Political capital really is like personal capital in that it can grow and shrink. George Osborne lost a bit of it when he shelved pension reform pre-Budget, and quite a bit earlier when he ditched tax credit savings last autumn. His mother of all differences with Iain Duncan Smith has lost him more still.
Contrast the Chancellor’s balance in the political bank with Stephen Crabb’s. The new Work and Pensions Secretary has been quietly building his reputation in Wales, where he helped to gain the Party seats last May. David Cameron and Osborne needed him to escape from the Personal Indepence Payment imbroglio. The promotion represented a further uptick on his account.
And so it is that Crabb was able to announce yesterday not only that the PIP savings have been shelved, but that there will be no compensating reductions elsewhere in the Work and Pensions budget. (Well, strictly speaking the formal position is that there are no plans for such savings, but the practical effect appears to be the same.) So there’s now a hole in Osborne’s Budget bucket worth £4.4 billion.
ConservativeHome readers scarcely need me to point out that if this accomodation had been reached last week, Iain Duncan Smith wouldn’t have felt he had to resign in the first place. The whole business has had all the rationality of a complimentary exchange between Arsenal and Spurs fans before a particularly tasty derby.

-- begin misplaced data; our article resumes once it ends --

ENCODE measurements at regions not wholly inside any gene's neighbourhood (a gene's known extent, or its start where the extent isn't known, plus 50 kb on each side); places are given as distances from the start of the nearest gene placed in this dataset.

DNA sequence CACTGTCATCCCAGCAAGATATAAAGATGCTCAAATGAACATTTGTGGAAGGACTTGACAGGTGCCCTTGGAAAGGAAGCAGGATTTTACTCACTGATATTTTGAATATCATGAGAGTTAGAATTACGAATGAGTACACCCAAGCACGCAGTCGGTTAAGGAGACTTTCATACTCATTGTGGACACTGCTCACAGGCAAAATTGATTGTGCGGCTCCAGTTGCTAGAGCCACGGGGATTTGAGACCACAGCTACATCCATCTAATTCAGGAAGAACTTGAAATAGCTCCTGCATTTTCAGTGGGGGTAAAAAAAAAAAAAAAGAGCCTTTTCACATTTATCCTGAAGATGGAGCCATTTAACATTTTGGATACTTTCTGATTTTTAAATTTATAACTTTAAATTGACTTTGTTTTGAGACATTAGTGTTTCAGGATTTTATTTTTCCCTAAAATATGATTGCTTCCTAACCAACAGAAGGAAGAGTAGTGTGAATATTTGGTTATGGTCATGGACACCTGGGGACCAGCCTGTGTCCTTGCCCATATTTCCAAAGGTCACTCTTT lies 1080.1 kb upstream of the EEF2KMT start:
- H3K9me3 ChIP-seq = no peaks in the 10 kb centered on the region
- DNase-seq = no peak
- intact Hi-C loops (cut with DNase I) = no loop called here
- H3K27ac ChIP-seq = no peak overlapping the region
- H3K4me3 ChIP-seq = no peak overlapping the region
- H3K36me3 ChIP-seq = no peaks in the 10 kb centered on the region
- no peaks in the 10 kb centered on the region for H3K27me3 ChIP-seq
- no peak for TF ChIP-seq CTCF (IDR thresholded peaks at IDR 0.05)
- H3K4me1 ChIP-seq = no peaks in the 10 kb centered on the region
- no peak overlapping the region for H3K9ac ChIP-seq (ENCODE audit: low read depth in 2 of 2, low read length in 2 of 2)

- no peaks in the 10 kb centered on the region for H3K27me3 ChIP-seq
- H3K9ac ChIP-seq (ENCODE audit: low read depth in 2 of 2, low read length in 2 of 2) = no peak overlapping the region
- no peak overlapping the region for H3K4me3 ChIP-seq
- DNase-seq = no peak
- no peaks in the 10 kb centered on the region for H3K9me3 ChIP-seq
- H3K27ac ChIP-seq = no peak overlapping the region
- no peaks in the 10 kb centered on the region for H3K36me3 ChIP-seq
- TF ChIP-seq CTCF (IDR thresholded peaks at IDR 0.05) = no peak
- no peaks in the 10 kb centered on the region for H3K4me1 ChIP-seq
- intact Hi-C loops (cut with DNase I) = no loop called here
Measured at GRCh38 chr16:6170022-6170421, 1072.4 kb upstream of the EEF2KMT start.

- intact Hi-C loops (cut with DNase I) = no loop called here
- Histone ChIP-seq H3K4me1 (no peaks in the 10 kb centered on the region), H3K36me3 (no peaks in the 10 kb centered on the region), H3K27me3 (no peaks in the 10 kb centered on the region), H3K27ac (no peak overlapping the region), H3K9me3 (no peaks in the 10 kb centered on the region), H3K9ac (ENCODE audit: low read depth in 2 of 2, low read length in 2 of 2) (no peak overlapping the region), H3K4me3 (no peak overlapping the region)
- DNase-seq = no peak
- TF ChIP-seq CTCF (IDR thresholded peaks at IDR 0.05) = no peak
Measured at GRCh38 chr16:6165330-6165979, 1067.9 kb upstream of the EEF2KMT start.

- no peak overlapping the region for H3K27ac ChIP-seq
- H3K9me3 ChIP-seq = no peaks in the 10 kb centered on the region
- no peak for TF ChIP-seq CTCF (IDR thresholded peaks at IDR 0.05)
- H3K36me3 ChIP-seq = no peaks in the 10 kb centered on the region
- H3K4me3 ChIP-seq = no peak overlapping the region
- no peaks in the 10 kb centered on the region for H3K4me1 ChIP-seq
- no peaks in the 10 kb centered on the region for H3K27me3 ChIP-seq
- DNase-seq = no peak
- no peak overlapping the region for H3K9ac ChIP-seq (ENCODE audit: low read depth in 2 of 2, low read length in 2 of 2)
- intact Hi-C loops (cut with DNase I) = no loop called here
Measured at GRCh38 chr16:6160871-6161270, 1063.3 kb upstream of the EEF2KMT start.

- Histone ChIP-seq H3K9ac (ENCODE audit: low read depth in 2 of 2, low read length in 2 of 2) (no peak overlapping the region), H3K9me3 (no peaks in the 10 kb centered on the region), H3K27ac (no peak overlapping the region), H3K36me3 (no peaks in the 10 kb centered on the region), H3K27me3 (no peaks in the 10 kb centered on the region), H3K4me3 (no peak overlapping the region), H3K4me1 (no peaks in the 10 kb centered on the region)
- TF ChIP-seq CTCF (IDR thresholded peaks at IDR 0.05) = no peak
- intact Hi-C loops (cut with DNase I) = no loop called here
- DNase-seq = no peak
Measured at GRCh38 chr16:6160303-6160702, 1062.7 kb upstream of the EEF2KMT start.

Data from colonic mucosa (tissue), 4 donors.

There have been jokes in the press about crabs moving sideways but this one moving upwards. Yesterday, he inched forwards. This Remain-backing-social-justice-supporting-son-of-a-single-mum-raised-in-a-council house has acted from a position of strength. There is a Crab the dog in Two Gentlemen of Verona who joins “three or four gentlemanlike dogs under the duke’s table”. The Work and Pensions Secretary may identity with this canine figure.
“He had not been there a pissing while,” says his owner, “but all the chamber smelt him”. I will lower the tone further by pointing out that Crabb is not outside the tent pissing in but inside the tent pissing out. In this respect as in some others, his position is different from his predecessor’s.
It sometimes happens after a family row that no-one can remember afterwards what it was all about. That might just be the position now – despite the loss of a former Party leader and reforming Cabinet Minister – were it not for the interplay between policy differences, a small Commons majority and the EU referendum. Cameron should send for Michael Gove to help steady the ship, but will instead negotiate the iceberg-laden waters as before, or try to.
Who was right and who was wrong? I have a lot of sympathy for Duncan Smith over the way what was done was done, but some too for Osborne because what was done needed to be done – or something like it, anyway. There is no case for simply letting the PIP budget rip. Of course, when I say what was done, I mean what now will not be done. It is no use supporting deficit reduction on paper but opposing every plan to reduce it in practice.